You must not worry as some of you may think my cooking is too experimental but these flowers are those of common sage that we use every day in a Western kitchen and it is the season when they are flowering at the moment, beautiful at their peak. They are completley edible and taste exactly like the leaf, only a bit milder with a more delicate texture. Unlike the sage leaf, there is no toughness and they do not need to be cooked.

Follow the recipe for the pistachio pie crust and baking blind


For the filling, I have used the same ingredients you would use in a quiche, it is an uncooked quiche, a salad in a crust, on of many that I have made recently.

200g ricotta
1 egg hard boiled
Maldon Salt and freshly ground pepper
200g Artichoke hearts, cooked and peeled, or shop bought, sliced
Sage flowers
Some arugula leaves
A drizzle of olive oil
A squeeze of lemon, do not overdo it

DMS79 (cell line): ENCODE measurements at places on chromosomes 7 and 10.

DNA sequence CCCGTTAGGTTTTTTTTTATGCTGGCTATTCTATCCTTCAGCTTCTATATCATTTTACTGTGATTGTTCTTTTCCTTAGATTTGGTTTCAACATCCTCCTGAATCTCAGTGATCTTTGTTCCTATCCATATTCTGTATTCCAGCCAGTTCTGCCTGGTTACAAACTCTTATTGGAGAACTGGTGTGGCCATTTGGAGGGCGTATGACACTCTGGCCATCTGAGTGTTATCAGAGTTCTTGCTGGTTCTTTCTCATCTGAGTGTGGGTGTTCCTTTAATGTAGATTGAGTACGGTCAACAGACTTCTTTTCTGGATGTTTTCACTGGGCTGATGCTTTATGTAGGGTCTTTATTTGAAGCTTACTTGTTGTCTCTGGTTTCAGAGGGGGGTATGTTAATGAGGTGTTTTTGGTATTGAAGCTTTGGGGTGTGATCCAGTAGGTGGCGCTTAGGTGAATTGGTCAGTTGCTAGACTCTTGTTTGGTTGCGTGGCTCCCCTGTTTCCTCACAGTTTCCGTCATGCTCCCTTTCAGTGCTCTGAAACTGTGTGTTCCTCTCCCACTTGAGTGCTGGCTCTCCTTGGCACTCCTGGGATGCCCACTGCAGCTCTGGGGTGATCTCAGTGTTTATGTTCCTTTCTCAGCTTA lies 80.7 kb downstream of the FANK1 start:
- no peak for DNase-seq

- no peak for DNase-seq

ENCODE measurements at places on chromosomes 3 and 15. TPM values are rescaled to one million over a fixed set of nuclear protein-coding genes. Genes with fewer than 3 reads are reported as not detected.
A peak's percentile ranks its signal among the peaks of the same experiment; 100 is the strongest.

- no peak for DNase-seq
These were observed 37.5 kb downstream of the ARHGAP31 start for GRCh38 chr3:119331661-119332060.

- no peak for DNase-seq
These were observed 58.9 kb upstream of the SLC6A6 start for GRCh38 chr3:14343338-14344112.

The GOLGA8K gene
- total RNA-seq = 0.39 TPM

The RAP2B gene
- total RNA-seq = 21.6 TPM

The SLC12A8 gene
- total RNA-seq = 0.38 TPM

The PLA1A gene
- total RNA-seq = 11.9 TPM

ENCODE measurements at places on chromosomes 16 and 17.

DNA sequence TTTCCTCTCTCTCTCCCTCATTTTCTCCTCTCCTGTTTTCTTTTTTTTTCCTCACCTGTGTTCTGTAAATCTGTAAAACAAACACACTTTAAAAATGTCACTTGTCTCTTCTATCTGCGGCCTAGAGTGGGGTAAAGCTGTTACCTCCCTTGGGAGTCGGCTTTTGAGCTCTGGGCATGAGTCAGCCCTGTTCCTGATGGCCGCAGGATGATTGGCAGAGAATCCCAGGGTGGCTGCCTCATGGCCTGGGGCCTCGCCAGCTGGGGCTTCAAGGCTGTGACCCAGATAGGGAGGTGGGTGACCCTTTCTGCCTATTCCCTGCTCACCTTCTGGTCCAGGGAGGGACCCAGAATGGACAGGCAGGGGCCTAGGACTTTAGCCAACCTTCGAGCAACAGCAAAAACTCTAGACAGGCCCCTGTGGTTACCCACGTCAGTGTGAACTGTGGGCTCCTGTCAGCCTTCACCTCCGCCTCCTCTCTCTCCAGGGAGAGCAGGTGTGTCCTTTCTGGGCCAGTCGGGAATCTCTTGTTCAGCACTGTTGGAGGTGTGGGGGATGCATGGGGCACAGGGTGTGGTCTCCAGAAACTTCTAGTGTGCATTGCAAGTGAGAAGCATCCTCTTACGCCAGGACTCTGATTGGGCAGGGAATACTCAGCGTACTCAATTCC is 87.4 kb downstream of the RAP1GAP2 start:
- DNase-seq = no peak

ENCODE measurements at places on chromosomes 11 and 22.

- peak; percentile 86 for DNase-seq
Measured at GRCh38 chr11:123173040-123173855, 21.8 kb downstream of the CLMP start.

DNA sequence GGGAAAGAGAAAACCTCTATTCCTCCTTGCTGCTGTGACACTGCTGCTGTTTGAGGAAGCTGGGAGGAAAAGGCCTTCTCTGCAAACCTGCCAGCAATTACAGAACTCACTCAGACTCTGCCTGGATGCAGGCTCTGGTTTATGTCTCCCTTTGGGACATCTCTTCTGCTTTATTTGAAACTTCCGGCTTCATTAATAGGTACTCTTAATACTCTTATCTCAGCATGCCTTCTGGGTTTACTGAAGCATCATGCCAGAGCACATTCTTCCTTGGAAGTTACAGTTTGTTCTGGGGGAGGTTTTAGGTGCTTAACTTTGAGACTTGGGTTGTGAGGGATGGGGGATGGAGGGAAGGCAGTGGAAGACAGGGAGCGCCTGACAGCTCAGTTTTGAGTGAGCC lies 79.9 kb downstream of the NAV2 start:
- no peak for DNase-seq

Arrange the arugula on the cool pie crust. Cover with a thin layer of mashed up ricotta. Hard boil the egg and chop it up. Place on top of the ricotta. Neatly arrange the sliced artichokes on top of the pie. Top with the sage flowers. Season with maldon salt and freshly ground pepper. Drizzle with some olive oil and a squeeze of lemon juice. Serve.



Very quick Sicilian Soft Marzipan Cookies


On the island we are used to these Sicilian so very soft marzipan cookies and everyone who tasted mine was not aware of any shortcuts to the original recipe. Time is a great commodity and I like a balance where you can still make home made food without spending hours in a hot kitchen. There is nothing better than what you make at home. The freshness of course and the genuine ingredients, knowing exactly what you are eating. This is literally an all in one recipe. I added a bit of my homemade candied oranges in lavender sugar but you can use some grated orange peel instead or simply leave out.